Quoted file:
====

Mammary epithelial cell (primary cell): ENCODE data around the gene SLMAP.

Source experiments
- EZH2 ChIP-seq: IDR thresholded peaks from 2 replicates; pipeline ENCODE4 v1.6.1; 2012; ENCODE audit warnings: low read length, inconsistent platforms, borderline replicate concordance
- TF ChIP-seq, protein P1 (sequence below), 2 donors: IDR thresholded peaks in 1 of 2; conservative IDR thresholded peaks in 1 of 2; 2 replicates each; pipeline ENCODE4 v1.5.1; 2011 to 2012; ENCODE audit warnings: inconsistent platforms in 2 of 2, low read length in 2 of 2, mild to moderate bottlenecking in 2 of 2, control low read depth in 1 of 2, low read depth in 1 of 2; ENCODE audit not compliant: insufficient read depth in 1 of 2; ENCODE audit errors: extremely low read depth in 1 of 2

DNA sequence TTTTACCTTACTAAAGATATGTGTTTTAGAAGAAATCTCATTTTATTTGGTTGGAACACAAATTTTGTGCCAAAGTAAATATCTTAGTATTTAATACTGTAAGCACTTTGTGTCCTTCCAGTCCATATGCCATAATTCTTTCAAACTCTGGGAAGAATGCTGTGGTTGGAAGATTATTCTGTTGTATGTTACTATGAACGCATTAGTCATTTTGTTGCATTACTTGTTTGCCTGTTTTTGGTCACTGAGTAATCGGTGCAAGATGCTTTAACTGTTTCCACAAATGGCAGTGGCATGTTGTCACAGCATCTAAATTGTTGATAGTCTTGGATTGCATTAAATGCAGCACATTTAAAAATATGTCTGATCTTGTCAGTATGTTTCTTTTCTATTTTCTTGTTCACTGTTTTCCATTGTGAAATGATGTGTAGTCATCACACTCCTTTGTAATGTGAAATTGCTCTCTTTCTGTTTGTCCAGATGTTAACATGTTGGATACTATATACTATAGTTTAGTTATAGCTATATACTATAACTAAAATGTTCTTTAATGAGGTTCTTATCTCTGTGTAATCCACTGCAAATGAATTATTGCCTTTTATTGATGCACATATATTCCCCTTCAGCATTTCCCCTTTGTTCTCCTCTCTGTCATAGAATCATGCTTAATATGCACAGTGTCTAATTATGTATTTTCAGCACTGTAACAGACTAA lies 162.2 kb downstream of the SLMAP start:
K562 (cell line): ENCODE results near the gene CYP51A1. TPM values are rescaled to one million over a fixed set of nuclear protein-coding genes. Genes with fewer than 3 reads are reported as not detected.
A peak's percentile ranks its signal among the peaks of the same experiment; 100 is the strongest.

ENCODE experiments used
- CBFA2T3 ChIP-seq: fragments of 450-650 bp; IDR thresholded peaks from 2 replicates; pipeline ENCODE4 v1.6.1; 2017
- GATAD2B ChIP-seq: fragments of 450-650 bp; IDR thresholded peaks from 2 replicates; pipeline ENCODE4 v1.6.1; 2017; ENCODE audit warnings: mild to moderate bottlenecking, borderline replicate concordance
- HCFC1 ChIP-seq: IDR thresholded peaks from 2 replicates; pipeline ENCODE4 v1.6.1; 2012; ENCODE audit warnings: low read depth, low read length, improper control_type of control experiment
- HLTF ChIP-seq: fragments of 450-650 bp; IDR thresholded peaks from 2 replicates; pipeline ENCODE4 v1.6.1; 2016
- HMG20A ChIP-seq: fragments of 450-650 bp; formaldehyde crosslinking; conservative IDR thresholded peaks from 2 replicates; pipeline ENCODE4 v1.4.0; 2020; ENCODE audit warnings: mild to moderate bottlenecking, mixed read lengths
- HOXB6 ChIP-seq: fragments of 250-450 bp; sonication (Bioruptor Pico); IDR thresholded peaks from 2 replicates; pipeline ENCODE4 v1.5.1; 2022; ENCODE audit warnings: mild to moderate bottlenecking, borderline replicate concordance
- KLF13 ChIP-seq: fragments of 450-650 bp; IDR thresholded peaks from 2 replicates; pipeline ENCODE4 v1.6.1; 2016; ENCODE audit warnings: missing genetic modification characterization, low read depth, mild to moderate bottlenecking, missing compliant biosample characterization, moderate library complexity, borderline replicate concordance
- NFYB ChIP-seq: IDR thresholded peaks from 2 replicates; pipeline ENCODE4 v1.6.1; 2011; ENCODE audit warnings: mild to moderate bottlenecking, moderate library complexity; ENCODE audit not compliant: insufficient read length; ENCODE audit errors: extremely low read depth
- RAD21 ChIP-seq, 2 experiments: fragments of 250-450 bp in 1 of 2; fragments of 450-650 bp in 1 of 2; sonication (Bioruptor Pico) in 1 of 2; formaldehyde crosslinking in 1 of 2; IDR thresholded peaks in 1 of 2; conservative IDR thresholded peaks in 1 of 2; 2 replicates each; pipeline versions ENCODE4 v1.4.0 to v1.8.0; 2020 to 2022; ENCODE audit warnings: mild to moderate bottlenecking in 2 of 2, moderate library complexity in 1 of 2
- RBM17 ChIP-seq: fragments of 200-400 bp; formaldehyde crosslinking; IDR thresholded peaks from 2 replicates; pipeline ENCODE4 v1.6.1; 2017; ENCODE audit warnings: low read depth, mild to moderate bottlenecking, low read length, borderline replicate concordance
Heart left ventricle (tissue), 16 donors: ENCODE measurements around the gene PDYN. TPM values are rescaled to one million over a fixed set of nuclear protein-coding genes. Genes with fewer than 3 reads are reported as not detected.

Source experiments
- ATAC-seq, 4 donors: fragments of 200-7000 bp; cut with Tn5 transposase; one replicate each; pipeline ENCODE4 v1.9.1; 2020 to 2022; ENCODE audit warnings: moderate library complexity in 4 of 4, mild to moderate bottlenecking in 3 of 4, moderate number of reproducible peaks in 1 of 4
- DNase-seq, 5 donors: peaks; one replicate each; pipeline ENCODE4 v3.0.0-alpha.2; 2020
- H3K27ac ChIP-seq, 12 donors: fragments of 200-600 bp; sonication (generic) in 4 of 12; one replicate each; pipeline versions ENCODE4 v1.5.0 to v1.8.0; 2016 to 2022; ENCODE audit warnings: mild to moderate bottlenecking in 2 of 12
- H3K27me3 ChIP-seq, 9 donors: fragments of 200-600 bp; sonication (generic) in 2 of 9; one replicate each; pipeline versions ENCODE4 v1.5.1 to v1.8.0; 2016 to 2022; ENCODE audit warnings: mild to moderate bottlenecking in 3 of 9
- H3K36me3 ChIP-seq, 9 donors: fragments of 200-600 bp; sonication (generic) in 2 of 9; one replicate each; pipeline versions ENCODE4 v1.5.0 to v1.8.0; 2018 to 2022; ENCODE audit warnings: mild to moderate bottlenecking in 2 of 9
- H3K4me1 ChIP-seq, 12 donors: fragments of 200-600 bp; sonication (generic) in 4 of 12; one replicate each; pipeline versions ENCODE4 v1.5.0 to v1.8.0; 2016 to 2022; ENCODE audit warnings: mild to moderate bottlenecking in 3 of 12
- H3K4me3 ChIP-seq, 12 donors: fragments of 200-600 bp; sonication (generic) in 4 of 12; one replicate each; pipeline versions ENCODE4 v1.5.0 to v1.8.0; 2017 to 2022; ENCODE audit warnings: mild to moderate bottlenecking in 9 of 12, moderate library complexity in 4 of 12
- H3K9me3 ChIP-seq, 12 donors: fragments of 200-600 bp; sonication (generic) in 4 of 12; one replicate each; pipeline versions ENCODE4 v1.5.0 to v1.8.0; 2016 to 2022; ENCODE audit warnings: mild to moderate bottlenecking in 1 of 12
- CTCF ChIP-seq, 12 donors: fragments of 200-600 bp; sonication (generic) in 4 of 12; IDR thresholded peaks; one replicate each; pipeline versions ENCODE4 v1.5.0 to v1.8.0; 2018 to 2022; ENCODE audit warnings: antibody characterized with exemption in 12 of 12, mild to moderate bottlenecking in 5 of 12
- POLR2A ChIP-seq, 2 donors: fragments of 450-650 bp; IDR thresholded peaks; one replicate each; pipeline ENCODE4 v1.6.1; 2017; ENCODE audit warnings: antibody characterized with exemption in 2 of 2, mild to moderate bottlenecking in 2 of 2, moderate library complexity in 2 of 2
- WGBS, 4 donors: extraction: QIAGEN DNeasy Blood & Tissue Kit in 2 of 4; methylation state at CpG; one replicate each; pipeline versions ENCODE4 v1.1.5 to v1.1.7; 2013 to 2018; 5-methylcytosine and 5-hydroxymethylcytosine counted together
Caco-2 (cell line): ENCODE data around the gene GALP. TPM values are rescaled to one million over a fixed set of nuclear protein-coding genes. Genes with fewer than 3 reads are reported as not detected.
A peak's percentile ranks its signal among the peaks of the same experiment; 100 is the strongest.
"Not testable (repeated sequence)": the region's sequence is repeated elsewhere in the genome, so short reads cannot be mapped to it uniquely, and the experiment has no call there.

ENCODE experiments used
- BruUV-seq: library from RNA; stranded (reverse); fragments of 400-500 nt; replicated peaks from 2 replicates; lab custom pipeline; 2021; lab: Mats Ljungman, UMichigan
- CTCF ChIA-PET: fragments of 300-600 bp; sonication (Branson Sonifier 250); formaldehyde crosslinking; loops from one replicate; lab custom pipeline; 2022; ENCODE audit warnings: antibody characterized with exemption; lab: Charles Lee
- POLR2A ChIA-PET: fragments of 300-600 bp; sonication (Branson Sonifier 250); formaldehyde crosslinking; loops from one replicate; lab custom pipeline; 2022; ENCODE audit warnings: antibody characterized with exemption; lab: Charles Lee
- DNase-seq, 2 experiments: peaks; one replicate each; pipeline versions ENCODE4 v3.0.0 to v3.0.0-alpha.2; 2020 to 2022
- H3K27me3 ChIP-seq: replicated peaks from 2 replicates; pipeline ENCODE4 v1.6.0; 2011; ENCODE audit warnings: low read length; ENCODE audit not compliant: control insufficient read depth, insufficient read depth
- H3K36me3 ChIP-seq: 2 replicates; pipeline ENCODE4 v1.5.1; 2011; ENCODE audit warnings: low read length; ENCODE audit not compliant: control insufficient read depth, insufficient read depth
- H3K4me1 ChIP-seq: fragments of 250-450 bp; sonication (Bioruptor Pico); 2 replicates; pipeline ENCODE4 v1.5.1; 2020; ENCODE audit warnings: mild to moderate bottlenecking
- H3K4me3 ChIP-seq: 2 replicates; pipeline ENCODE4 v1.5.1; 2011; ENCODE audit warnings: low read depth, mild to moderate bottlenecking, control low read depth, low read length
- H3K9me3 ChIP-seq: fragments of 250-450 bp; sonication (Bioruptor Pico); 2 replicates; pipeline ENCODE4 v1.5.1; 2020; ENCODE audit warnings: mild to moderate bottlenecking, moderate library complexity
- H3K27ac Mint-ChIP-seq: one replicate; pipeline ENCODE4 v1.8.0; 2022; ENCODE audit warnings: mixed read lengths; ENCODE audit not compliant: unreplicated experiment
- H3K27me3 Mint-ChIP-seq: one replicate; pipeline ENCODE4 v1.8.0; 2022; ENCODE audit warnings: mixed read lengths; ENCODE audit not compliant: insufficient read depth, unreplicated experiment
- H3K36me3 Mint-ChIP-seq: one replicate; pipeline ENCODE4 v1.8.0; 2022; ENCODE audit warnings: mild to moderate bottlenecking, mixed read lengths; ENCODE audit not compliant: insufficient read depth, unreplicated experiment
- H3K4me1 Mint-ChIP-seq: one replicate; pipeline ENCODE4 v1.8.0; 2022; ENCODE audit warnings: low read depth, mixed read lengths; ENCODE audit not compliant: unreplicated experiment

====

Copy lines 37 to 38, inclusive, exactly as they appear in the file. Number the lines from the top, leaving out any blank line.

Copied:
- CTCF ChIA-PET: fragments of 300-600 bp; sonication (Branson Sonifier 250); formaldehyde crosslinking; loops from one replicate; lab custom pipeline; 2022; ENCODE audit warnings: antibody characterized with exemption; lab: Charles Lee
- POLR2A ChIA-PET: fragments of 300-600 bp; sonication (Branson Sonifier 250); formaldehyde crosslinking; loops from one replicate; lab custom pipeline; 2022; ENCODE audit warnings: antibody characterized with exemption; lab: Charles Lee